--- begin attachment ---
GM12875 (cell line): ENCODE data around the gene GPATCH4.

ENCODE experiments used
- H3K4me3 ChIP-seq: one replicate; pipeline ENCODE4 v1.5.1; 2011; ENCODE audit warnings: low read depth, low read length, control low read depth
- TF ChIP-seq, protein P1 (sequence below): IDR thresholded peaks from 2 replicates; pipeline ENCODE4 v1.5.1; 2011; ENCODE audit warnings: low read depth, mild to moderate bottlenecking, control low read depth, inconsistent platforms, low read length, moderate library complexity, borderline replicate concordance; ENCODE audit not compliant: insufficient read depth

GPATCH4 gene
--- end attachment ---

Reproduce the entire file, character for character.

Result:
GM12875 (cell line): ENCODE data around the gene GPATCH4.

ENCODE experiments used
- H3K4me3 ChIP-seq: one replicate; pipeline ENCODE4 v1.5.1; 2011; ENCODE audit warnings: low read depth, low read length, control low read depth
- TF ChIP-seq, protein P1 (sequence below): IDR thresholded peaks from 2 replicates; pipeline ENCODE4 v1.5.1; 2011; ENCODE audit warnings: low read depth, mild to moderate bottlenecking, control low read depth, inconsistent platforms, low read length, moderate library complexity, borderline replicate concordance; ENCODE audit not compliant: insufficient read depth

GPATCH4 gene